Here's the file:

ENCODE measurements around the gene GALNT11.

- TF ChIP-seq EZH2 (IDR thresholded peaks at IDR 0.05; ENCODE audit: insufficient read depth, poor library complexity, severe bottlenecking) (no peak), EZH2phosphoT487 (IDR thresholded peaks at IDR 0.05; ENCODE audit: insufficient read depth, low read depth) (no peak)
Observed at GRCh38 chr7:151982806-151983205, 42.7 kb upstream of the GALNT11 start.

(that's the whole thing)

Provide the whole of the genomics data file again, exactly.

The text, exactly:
ENCODE measurements around the gene GALNT11.

- TF ChIP-seq EZH2 (IDR thresholded peaks at IDR 0.05; ENCODE audit: insufficient read depth, poor library complexity, severe bottlenecking) (no peak), EZH2phosphoT487 (IDR thresholded peaks at IDR 0.05; ENCODE audit: insufficient read depth, low read depth) (no peak)
Observed at GRCh38 chr7:151982806-151983205, 42.7 kb upstream of the GALNT11 start.